Annabella Sciorra and Harvey Weinstein (Steven Ferdman/FilmMagic/AP Photo/Seth Wenig)

Annabella Sciorra details her alleged rape in Harvey Weinstein trial

Her disturbing testimony will join other accusers' to establish a pattern of behavior for the disgraced mogul


Matthew Rozsa
January 23, 2020 9:22PM (UTC)

According to a report, the actress had her day in court to

On Thursday, "The Sopranos" and "Hand That Rocks the Cradle" actress Annabella Sciorra told a courtroom about a traumatic incident in which she claims disgraced Hollywood mogul Harvey Weinstein raped her. Her testimony joins one of many in the film producer's sexual abuse trial, which had begun earlier this month.

"He put my hands over my head to hold me back and he got on top of me and he raped me. It was just so disgusting that my body started to shake," Sciorra said, according to a Twitter report Molly Crane-Newman of the New York Daily News. She recalled waking up later after either passing out or blacking out, and then claims that Weinstein performed oral sex on her after saying, "This is for you."

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Days later, after she confronted Weinstein about his actions, Sciorra says that his response was, "'That's what all the nice Catholic girls say.' Then he leaned into me and said, 'This remains between you and I.' It was very menacing." She claimed that "his eyes went black" and she thought he was going to hit her.

That incident, which reportedly happened in either late 1993 or early 1994, was not the only encounter that Sciorra says she had with Weinstein. According to Crane-Newman, "Sciorra described an incident in 1997 when Weinstein turned up outside her hotel room wearing nothing but his underwear 'with a bottle of baby oil in one hand and a videotape in the other.' She said this time, she was able to convince him to leave."

Although Sciorra did not report the incident to the police at the time, she described how the incident traumatized her and changed her personality. She claims that Weinstein stopped her from booking roles for years and Sciorra's friend Rosie Perez told The New Yorker that Sciorra "started acting weird and getting reclusive."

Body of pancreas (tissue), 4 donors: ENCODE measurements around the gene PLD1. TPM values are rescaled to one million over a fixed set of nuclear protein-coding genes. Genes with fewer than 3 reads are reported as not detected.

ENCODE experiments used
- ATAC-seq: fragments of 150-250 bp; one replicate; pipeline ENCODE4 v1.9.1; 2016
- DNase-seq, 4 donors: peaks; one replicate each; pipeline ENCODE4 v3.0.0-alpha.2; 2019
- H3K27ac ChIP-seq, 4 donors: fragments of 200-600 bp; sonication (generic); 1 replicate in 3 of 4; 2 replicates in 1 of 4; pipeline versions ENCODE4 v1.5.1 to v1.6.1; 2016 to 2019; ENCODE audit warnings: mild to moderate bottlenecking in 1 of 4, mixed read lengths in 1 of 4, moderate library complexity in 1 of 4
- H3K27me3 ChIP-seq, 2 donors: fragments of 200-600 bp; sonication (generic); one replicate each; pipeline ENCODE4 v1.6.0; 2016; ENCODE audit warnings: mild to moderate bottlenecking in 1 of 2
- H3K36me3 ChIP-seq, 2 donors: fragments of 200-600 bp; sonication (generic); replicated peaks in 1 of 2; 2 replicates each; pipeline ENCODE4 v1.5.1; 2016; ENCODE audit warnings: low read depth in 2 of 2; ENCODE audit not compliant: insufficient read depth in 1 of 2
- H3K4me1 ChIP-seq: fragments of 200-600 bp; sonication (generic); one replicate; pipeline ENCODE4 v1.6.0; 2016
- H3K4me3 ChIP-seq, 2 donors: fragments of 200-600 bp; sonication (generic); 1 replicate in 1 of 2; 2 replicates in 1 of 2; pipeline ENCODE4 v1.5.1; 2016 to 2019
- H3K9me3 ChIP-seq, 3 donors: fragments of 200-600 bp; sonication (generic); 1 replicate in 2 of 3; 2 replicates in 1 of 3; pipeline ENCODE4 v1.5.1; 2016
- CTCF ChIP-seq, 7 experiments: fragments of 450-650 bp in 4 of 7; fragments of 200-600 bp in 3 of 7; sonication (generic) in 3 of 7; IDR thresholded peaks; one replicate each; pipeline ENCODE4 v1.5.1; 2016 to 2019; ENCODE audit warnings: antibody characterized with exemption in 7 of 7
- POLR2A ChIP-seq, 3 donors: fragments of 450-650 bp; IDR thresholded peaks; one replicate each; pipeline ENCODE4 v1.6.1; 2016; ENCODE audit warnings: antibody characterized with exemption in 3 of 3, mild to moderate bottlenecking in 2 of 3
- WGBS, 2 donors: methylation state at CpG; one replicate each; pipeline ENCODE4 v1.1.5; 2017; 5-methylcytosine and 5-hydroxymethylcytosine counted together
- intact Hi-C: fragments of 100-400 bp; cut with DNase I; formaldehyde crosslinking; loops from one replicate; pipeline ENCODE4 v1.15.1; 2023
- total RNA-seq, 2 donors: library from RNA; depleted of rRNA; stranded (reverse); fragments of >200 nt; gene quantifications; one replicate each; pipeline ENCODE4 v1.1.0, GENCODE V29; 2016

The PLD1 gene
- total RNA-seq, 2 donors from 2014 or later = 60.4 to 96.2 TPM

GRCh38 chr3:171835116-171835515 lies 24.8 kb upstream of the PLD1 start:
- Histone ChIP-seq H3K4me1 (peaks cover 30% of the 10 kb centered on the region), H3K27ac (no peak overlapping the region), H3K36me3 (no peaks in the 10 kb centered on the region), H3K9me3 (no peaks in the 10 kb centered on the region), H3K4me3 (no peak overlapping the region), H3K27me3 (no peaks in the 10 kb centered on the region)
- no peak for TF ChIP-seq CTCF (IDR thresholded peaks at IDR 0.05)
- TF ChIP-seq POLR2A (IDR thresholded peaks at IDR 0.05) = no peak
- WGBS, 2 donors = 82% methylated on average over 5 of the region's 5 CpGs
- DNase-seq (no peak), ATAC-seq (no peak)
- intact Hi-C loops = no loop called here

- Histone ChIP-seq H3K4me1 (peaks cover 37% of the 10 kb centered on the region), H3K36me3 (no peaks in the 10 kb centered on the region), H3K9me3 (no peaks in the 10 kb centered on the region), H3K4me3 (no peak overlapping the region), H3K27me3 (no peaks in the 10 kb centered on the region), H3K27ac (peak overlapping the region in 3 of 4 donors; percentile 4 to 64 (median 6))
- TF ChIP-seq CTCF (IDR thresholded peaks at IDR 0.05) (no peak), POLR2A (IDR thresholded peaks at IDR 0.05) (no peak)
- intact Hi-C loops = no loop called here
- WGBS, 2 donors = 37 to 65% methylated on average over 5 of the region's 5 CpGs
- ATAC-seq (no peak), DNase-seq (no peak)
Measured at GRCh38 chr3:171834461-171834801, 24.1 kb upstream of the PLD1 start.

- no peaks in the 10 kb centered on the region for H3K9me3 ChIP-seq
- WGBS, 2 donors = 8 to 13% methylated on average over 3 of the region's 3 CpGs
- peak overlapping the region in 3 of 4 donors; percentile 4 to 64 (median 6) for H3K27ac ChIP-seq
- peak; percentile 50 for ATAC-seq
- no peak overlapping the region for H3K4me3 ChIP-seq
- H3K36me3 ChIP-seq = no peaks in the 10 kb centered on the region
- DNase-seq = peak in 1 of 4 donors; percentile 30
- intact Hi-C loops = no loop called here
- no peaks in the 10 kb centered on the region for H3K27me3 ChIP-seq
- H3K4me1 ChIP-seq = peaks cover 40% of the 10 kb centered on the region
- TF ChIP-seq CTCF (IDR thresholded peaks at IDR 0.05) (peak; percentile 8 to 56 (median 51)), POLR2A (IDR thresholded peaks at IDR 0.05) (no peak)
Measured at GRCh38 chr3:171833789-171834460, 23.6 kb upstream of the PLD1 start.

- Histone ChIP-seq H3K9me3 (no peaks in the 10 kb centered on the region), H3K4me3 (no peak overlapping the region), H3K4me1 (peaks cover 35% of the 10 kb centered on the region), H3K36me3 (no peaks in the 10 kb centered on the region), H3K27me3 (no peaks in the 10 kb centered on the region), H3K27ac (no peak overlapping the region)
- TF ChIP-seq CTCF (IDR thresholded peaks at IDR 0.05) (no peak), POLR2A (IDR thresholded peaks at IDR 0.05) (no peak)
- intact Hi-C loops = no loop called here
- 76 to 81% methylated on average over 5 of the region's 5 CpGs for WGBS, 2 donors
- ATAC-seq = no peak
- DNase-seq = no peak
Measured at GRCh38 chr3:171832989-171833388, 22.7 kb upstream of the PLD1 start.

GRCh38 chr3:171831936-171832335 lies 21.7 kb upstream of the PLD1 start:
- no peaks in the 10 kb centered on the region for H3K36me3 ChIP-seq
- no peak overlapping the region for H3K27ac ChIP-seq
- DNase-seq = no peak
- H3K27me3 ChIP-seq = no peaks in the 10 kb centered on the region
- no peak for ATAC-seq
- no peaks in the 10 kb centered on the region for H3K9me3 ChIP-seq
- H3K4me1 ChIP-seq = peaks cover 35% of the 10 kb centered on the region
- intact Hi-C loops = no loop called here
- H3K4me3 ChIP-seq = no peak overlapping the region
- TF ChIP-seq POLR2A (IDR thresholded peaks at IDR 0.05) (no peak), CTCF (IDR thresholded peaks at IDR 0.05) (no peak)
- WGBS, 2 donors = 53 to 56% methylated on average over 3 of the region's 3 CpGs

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Because Sciorra's complaint is considered to have passed the statute of limitations to be prosecuted as a rape under New York law, her accusation will be used to support a charge of predatory sexual assault, according to The New York Times. That charge requires a jury convicting Weinstein of committing a serious sexual offense against at least two people. Sciorra is one of six accusers who are prepared to testify that Weinstein attacked them. Three of those women are expected to testify to incidents similar to the one described by Sciorra. Two others are accusing him of rape and criminal sexual act, including a production assistant who says that he forced oral sex on her in 2006 and an aspiring actress from Washington State who says that he raped her in 2013.

The production assistant, Mimi Haleyi, alleges that Weinstein "wouldn't take no for an answer and took me into a bedroom . . . that looked like a kid's bedroom with drawings on the wall."

She added, "He was extremely persistent and physically overpowering. He then orally forced himself on me, while I was on my period. He even pulled my tampon out. I was mortified. I was in disbelief and disgusted. I would not have wanted anyone to do that to me, even if that person had been a romantic partner."

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Collectively, these testimonies will attempt to establish a pattern to Weinstein's behavior.


Matthew Rozsa

Matthew Rozsa is a breaking news writer for Salon. He holds an MA in History from Rutgers University-Newark and is ABD in his PhD program in History at Lehigh University. His work has appeared in Mic, Quartz and MSNBC.

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